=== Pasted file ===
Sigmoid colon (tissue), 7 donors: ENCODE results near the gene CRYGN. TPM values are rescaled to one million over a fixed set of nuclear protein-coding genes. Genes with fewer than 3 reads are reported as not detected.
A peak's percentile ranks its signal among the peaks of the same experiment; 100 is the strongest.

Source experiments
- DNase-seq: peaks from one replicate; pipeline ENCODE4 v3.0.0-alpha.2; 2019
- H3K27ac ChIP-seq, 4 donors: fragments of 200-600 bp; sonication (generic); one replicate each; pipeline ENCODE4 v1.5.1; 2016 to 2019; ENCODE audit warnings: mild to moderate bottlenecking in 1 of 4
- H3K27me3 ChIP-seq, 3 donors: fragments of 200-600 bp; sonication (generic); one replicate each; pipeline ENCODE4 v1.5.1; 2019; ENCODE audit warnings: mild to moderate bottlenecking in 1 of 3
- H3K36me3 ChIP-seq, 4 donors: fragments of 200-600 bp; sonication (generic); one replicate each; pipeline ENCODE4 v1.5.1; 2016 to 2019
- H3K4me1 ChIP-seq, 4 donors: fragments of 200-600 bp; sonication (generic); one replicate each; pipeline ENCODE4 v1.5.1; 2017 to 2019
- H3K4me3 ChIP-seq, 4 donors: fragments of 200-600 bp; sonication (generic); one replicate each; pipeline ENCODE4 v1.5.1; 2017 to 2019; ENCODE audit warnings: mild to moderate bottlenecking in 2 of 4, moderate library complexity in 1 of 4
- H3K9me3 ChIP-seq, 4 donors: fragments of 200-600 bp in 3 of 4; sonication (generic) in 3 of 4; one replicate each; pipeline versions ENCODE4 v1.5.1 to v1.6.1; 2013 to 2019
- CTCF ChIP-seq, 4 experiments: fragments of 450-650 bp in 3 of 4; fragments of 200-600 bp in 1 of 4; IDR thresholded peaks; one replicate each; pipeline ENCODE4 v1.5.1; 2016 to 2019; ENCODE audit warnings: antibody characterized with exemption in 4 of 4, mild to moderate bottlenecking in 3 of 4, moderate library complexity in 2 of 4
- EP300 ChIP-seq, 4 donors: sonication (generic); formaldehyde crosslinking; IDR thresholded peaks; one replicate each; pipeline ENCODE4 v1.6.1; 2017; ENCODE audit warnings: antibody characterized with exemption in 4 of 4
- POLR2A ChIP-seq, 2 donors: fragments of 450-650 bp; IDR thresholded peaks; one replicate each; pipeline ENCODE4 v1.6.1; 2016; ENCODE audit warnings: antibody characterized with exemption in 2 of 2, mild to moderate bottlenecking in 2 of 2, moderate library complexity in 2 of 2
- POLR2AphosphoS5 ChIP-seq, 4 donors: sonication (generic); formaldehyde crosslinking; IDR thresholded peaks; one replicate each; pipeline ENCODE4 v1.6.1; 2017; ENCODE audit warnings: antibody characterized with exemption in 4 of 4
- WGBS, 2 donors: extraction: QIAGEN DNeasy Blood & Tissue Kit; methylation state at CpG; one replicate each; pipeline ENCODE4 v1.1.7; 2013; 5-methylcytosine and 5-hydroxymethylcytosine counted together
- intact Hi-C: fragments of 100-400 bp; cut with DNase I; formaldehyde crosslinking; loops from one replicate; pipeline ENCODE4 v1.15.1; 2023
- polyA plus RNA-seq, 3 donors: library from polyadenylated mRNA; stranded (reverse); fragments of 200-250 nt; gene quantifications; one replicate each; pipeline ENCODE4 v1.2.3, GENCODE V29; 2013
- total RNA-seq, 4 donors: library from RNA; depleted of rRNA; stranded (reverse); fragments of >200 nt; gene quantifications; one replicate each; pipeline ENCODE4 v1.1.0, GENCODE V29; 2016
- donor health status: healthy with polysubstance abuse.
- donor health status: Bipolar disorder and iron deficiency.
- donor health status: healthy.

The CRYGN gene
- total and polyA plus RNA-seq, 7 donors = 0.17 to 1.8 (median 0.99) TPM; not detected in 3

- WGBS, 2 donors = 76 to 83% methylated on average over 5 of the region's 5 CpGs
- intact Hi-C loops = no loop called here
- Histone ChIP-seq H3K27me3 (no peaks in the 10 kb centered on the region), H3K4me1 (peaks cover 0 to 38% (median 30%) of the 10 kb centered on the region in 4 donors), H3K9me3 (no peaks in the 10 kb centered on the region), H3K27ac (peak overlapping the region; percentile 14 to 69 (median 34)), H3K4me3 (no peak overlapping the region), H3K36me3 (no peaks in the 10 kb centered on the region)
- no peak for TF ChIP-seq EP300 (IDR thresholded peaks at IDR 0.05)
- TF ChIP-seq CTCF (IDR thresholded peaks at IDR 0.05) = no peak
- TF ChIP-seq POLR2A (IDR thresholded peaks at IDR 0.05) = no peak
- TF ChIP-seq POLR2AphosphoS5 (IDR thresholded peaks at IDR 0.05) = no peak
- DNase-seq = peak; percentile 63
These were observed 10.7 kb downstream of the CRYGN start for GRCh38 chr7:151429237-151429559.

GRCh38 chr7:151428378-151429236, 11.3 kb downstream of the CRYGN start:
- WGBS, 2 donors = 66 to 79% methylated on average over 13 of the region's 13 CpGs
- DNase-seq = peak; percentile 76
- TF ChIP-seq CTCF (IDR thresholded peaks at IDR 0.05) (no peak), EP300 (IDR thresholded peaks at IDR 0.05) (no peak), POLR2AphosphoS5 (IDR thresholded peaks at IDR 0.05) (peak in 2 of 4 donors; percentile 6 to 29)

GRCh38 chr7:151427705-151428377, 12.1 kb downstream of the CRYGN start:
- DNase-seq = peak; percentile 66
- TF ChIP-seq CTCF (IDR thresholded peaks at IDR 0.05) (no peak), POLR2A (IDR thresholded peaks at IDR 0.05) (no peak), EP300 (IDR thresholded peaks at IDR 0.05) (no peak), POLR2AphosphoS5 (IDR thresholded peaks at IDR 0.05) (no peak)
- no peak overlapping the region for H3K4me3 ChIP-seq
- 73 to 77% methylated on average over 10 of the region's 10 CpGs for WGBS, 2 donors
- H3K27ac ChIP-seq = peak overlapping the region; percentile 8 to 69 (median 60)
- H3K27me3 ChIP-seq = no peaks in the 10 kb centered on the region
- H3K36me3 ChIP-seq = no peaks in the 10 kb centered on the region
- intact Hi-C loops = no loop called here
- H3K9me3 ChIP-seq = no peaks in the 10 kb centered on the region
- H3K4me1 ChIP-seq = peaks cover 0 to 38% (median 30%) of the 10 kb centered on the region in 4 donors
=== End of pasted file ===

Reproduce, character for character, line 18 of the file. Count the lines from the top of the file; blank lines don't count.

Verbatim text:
- total RNA-seq, 4 donors: library from RNA; depleted of rRNA; stranded (reverse); fragments of >200 nt; gene quantifications; one replicate each; pipeline ENCODE4 v1.1.0, GENCODE V29; 2016